Newspaper Archive of
Mt. Zion Region News
Mt. Zion , Illinois
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November 3, 2010     Mt. Zion Region News
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November 3, 2010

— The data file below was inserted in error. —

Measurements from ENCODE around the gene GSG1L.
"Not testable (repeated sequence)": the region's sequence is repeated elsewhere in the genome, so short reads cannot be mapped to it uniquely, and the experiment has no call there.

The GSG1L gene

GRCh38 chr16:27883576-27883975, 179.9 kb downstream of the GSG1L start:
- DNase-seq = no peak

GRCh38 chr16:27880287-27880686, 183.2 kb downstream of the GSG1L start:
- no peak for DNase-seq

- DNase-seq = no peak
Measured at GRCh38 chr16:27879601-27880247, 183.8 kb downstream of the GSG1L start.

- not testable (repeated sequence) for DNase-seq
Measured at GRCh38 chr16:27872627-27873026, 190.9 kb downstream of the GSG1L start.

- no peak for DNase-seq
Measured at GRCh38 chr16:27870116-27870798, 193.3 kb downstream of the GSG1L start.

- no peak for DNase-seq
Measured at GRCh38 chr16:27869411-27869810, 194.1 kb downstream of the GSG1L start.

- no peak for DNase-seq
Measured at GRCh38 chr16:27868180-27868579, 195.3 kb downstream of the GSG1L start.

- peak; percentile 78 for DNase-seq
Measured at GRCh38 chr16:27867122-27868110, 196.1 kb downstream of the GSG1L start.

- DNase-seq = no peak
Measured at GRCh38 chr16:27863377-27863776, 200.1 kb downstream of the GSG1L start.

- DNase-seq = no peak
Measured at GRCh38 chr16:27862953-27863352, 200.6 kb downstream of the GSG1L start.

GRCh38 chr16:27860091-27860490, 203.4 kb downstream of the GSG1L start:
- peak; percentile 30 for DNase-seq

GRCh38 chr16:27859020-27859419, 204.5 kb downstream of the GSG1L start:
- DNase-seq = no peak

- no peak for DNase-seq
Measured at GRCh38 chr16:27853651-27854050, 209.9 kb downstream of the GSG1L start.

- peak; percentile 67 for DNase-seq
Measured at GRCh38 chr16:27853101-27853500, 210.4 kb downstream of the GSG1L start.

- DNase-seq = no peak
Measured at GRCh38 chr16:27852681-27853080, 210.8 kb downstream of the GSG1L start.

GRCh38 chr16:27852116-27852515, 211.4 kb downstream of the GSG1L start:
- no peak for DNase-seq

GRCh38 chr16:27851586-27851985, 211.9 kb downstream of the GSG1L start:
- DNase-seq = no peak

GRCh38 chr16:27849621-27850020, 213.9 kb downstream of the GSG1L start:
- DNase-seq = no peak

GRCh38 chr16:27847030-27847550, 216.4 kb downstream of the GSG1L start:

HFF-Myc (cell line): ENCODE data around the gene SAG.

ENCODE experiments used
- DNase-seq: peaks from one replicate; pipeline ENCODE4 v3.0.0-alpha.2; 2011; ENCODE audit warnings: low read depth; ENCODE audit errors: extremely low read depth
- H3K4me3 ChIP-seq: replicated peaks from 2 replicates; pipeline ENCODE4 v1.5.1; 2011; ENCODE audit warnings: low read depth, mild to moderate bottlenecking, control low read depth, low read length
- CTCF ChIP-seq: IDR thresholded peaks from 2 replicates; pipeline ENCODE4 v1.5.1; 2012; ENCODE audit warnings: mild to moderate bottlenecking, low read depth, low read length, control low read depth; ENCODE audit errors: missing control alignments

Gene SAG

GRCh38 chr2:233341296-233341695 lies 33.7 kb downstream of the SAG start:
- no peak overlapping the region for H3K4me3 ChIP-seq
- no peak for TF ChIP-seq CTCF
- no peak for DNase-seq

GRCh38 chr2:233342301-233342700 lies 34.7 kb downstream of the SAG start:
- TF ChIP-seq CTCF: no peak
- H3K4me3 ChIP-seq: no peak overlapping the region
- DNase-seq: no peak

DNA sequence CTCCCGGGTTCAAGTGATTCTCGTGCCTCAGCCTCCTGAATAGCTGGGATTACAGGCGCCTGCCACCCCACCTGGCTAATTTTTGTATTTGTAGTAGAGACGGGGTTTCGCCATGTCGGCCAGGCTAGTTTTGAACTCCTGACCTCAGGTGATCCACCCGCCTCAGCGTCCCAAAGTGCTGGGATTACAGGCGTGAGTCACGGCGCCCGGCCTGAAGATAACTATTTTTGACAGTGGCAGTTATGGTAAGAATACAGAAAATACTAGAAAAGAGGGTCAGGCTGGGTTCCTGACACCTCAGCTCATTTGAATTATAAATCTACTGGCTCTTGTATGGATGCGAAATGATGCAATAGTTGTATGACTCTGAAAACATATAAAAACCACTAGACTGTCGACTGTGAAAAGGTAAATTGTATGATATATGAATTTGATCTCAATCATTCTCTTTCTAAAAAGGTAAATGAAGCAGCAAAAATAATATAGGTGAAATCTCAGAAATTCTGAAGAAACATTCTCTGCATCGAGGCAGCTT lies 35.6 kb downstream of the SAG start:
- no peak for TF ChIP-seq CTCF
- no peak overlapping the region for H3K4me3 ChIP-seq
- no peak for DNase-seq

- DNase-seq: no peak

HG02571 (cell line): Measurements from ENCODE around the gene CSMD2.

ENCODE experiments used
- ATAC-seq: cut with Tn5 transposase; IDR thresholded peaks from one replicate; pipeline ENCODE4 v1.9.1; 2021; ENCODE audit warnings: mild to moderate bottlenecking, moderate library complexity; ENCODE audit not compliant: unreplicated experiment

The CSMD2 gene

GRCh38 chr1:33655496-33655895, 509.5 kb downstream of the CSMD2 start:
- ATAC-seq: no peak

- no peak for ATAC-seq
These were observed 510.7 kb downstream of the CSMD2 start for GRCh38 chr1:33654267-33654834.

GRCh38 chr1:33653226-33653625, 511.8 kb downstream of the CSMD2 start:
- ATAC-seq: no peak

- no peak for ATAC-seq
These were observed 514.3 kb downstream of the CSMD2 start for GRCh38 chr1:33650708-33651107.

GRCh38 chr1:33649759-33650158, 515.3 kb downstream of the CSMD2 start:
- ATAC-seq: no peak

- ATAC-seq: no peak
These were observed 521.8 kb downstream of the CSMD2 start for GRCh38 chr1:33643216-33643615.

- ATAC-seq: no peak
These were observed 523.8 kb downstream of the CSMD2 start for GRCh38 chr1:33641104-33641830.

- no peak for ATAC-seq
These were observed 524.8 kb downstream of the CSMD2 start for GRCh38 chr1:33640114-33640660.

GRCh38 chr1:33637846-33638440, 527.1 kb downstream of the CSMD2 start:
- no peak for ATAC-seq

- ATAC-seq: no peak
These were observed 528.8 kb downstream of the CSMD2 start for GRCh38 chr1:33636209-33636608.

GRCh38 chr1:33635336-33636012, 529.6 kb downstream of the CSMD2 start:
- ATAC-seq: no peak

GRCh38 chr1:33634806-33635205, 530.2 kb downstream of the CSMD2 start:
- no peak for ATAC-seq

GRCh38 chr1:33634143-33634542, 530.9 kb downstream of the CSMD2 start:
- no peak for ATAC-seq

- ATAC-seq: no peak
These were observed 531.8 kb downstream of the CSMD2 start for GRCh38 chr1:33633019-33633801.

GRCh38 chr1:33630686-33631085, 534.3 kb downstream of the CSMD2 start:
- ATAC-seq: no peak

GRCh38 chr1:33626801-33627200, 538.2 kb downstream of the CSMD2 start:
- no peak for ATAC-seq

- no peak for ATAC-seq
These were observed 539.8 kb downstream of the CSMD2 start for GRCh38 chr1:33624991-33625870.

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Page 6 Make Tree Stand Safety Part Of Your Hunting Routine During hunting season, deer hunters have to take care to be safe in many different aspects of their sport. James Parkhurst, Virginia Cooperative Ex- tension wildlife specialist at Virginia Tech, lists some of the precautions for both experienced and novice hunters. Tree stands are popular with hunters, but there are precautions hunters should take. Parkhurst specifically warns about safety and us- ing a tree stand as a place to watch for deer. Parkhurst's checklist is: 1. Tell someone where you are hunting and provide details o~ your location and schedule so people will be able to find you if you do not return on time. 2. Use a portable rather than a perma- nent tree stand. A portable stand reduces damage to the tree and affords the hunter greater flexibility in moving a stand's lo- cation. 3. Securely attach the tree stand no higher than you feet comfortable m jump- ing safely from the tree. 4. Use a safety belt to secure yourself to the tree. Harnesses made for this purpose are much safer than rope. 5. Use an equipment haul line to bring your unloaded gun or bow into and out of the stand. Never climb into a tree stand carrying any equip- ment. 6. Keep your tree stand in good working condi- tion; replace any worn or missing parts. 7. Practice using your tree stand before going into the woods the first time. Set it up close to the ground to become familiar with how it reacts to your body weight and move- ments. 8. If you choose to use an existing per- manent stand, thoroughly inspect it before the season and make any necessary repairs. Decaying wood and natural tree growth could make a permanent stand unsafe. 9. Select straight, live trees for tree- stand sites, inspect for bee or wasp nests, animal dens, and overhead dead wood before putting up the stand. 10. Stay awake! A common cause of tree-stand accidents is falling asleep. Don't climb a tree after taking medication that makes you drowsy. If you start to nod off, get down to the ground immediately. Hunting & Fishing Guide 2010 ;o..l I.eell eoo*ooo, o.oooooo.oooo..o.o.o.oo o.oooo.*...ooooooooo.: : Quick Hunting Fact Did You Know... " Surveys show nearly 80 percent of Americans support hunting, although less than 10 percent actually participate. These 18.5 million hunters con- tribute more than $30 billion annually to the U.S. economy and support more than 986,000 jobs. They are the primary financiers (more than $1.5 billion per year) of conservation programs that benefit all Americans who appreciate wildlife and wild places. oo I eeeoe Joeeeoe ooeooeeeeee oeooeoooot eeoeeoeoeooe e*oee e ee e e elaa: Hunters Helping Conservation Whether they realize it or not, hunt- ers play a key role in environmental conservation. The sale of hunting licenses, tags, and stamps is the pri- mary source of funding for most state wildlife conservation efforts. By respecting seasons and limits, purchasing all required licences, and paying federal excisetaxes on hunt- ing equipment and ammunition, indi- vidual hunters make a big contribution towards ensuring the future of many species of wildlife and habitat for the future. By paying the Federal excise tax on hunting equipment, hunters are contributing hundreds of millions of dollars for conservation programs that benefit many wildlife species, both hunted and non-hunted. Also, each year, nearly $200 million in hunters' federal excise taxes are dis- tributed to State agencies to support wildlife management programs, the purchase of lands open to hunters, and hunter education and safety classes. Proceeds from the Federal Duck Stamp, a required purchase for migratory waterfowl hunters, have purchased more than five million acres of habitat for the refuge system (2005 statistics only); lands that support waterfowl and many other wildlife species, and are usually open to hunting. Local hunting clubs and national conservation organizations work to protect the future of wildlife by setting aside thousands of acres of habitat and speaking up for conservation in our na- tional and state capitals. So go hunting: Conservationists will be grateful. Contact Belleville Seed House for great pricing on: Turn ips Winter Oats Chickory Alfalfa Clovers Winter Peas Lespedeza Birds foot Rape Vetch Millet Fertilizer ~: More